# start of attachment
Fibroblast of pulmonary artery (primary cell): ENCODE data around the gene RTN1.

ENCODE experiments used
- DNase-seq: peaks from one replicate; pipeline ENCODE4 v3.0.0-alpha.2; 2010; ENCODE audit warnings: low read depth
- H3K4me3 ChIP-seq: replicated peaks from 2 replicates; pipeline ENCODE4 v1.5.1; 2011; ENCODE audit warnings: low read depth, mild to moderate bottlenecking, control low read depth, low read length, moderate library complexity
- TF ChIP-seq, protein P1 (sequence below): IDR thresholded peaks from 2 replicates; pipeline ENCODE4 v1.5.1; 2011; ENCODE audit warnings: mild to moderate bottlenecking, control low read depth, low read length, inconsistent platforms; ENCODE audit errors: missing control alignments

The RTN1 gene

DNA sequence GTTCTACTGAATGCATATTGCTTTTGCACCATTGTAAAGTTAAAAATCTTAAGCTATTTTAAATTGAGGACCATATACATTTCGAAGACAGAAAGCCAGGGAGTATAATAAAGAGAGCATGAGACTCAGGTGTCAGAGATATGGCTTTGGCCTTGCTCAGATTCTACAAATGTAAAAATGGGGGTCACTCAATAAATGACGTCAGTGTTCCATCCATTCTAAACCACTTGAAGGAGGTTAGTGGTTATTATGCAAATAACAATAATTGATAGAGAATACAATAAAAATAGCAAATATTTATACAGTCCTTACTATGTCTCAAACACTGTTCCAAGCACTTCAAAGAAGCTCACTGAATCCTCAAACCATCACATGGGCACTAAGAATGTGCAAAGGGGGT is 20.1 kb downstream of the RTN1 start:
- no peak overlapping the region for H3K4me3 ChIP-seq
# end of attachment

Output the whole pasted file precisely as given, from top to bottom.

Fibroblast of pulmonary artery (primary cell): ENCODE data around the gene RTN1.

ENCODE experiments used
- DNase-seq: peaks from one replicate; pipeline ENCODE4 v3.0.0-alpha.2; 2010; ENCODE audit warnings: low read depth
- H3K4me3 ChIP-seq: replicated peaks from 2 replicates; pipeline ENCODE4 v1.5.1; 2011; ENCODE audit warnings: low read depth, mild to moderate bottlenecking, control low read depth, low read length, moderate library complexity
- TF ChIP-seq, protein P1 (sequence below): IDR thresholded peaks from 2 replicates; pipeline ENCODE4 v1.5.1; 2011; ENCODE audit warnings: mild to moderate bottlenecking, control low read depth, low read length, inconsistent platforms; ENCODE audit errors: missing control alignments

The RTN1 gene

DNA sequence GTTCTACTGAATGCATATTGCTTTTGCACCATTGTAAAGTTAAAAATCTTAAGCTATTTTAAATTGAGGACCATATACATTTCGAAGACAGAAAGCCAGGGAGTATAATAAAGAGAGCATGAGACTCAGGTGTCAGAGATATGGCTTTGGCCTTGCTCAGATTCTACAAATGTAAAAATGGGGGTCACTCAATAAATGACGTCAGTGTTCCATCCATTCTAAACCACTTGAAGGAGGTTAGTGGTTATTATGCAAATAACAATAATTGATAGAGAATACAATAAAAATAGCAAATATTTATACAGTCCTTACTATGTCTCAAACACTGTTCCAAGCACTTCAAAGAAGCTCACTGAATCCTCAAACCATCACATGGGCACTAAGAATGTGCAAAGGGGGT is 20.1 kb downstream of the RTN1 start:
- no peak overlapping the region for H3K4me3 ChIP-seq